Event feedback: South Africa and the Durban COP17 NegotiationsOn 18 October, a panel of leading experts in the politics of climate change discussed the prospects for achieving a legally-binding climate deal at COP17 at a dialogue hosted by the IGD at the Burgers Park Hotel in Pretoria. The dialogue was intended to serve as a timely public forum for debating the goals and challenges for Africa’s climate negotiators at the upcoming UNFCCC COP17 in Durban. The dialogue, chaired by Prof. Geoff Pigman, research associate at the IGD and professor at Bennington College in the United States, featured inputs from Dr. Godwell Nhamo, Exxaro Chair in Business and Climate Change at UNISA, and Dr. Marie Parramon of Imbewu Sustainability Legal Specialists. Insights into the role of civil society in the negotiations were provided, as well as the opportunities for South Africa as hosts and also the potential legacy of the COP. After the perceived failures of COP15 in Copenhagen and COP16 in Cancún to address the substantive issues of a climate deal, the world is looking to Durban to ensure an equitable and effective agreement is reached, with the opportunity ripe at ‘Africa’s COP’ for South Africa’s negotiators to secure a deal that will benefit the entire developing world. It was agreed that the role of South Africa within this dynamic is critical: the Chair of the Conference needs to provide a deft hand at guiding talks to ensure a measureable outcome. Without effective leadership on the part of South Africa, the prospects of securing a legally-binding deal are greatly diminished.
Emerging Powers, Africa and
South Africa, Climate Change and
About the Programme
Environmental degradation and the frequency with which the effects of climate change are being felt are increasingly evident. Yet, while attention has been given to the science and economics of climate change, there has been limited engagement on the diplomacy...Read more...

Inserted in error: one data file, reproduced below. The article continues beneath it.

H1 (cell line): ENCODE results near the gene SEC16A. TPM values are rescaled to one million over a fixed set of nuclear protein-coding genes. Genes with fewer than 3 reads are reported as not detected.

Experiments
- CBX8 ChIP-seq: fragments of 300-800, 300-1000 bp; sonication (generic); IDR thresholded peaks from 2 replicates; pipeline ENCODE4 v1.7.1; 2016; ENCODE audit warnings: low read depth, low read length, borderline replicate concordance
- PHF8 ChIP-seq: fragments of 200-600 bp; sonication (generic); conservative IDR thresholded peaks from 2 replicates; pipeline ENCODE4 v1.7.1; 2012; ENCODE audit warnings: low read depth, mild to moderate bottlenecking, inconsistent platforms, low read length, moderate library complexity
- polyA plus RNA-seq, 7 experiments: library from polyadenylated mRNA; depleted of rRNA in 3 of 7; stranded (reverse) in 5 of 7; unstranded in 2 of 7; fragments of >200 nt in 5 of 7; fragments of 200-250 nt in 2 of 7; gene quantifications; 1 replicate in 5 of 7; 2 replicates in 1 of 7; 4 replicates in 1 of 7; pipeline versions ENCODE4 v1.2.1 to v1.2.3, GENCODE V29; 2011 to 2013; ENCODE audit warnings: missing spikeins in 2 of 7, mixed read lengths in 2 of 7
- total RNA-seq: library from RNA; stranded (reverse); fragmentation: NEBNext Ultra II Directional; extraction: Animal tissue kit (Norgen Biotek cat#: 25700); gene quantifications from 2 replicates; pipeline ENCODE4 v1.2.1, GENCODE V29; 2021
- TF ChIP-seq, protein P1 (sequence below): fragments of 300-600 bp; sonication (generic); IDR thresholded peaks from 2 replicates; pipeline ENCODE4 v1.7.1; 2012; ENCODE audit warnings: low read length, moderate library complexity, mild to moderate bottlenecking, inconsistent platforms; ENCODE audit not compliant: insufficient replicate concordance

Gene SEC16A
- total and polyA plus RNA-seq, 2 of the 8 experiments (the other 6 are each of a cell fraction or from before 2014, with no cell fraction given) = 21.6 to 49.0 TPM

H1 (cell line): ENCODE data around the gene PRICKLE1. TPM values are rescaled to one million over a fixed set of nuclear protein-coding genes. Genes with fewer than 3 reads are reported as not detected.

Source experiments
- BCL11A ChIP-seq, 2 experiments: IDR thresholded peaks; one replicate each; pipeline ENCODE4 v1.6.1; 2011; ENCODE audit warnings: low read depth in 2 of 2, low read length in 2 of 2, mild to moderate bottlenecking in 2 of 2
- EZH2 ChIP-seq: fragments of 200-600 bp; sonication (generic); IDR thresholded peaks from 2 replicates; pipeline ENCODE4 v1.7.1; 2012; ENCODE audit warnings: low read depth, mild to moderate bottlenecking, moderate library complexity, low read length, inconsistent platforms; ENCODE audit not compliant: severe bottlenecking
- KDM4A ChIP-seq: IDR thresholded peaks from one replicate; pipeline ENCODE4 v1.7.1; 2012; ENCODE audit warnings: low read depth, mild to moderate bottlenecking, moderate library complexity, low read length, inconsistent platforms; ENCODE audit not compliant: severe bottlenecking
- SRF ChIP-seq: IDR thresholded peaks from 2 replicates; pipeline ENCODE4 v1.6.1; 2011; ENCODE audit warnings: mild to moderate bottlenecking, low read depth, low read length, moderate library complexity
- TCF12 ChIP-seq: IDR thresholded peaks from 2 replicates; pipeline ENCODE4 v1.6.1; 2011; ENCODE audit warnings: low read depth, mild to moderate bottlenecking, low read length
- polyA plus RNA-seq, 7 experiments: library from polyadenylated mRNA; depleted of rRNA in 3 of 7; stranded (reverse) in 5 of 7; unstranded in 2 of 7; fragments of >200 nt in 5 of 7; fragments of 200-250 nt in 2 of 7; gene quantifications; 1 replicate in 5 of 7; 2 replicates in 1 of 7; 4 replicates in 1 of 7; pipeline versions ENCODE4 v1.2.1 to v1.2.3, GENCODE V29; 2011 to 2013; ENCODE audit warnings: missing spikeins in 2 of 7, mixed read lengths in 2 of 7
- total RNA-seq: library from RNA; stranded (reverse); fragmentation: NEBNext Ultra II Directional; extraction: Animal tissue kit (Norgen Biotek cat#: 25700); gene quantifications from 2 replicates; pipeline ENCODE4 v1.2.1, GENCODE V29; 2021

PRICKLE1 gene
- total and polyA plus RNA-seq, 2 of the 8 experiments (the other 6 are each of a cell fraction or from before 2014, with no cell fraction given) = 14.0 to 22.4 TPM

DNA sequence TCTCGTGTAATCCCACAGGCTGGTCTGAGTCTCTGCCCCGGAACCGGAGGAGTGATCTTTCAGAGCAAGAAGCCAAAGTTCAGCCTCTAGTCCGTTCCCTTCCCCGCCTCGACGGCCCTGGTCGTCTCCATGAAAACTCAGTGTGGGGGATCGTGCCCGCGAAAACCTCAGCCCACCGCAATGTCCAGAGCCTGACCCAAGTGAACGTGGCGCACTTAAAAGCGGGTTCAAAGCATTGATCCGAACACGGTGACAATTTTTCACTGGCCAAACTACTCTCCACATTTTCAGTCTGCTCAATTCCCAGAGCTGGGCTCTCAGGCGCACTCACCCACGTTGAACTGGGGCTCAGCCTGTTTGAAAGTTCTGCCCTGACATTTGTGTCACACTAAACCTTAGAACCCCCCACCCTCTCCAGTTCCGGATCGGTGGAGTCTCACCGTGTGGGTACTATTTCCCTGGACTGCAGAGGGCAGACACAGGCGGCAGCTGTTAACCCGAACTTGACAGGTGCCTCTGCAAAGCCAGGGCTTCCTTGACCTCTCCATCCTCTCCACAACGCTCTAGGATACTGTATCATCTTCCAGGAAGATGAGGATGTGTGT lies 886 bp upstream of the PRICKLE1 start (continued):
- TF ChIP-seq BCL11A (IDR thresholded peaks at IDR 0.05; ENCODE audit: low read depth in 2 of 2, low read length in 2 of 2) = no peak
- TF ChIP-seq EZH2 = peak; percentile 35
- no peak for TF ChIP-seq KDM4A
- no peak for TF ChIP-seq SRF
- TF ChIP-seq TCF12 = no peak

- consider Africa’s strategic position in the international environmental regime;
- contribute to knowledge development and capacity...
In The News 12-05-2013South Africa: Steele - 'South Africa Should Do More to Curb Carbon Emissions'
A conference on climate change is underway in Berlin to discuss the need to cut on carbon emissions by developed countries. Despite Africa contributing little carbon emissions, it has suffered the consequences.
Carbon emissions could rise to 58 gigatonnes by 2020 if no drastic action is taken without delay, the United Nations environmental agency (UNEP) said in its Emissions Gap Report 2012. This figure is far above the level scientists say and it is in line with keeping global temperature rise below 2 degrees Celsius (35.6 degrees Fahrenheit). DW spoke to Melita Steele, Climate Campaigner for Greenpeace Africa.
In The News 12-05-2013East Africa: Make-Believe Environmental Standards
Tanzania and some East African countries have established environmental standards. It is a good step towards creating a health environment in the East African Region. But it is difficult to believe that Tanzania implements any of the standards.
For example, who monitors the Air Quality Standards for Tanzania in Arusha? In particular, who monitors the presence of the poisonous metal called Lead? Does anybody monitors the presence of harmful quantities of sulfur oxides, nitrogen dioxide, carbon monoxide, suspended particulate matters or black smoke based on the limits of pollutant levels specified in the Air Quality Standards for Tanzania? Where are official reports on the status of the substances in the environment? You may ask.
In The News 12-05-20133 Encouraging Signs of Progress from the Bonn Climate Talks
A slight breath of fresh air entered the UNFCCC climate negotiations this week in Bonn, Germany. Held in the old German parliament—which was designed to demonstrate transparency and light—the meeting took on a more open feel than the past several COPs and intersessionals.
Instead of arguing over the agenda, negotiators got down to work, discussing ways to ramp up countries’ emissions-reduction commitments now and move toward a 2015 international climate action agreement. Reaching these two goals is imperative. It was encouraging to hear delegates make progress across three key issues involved in achieving them: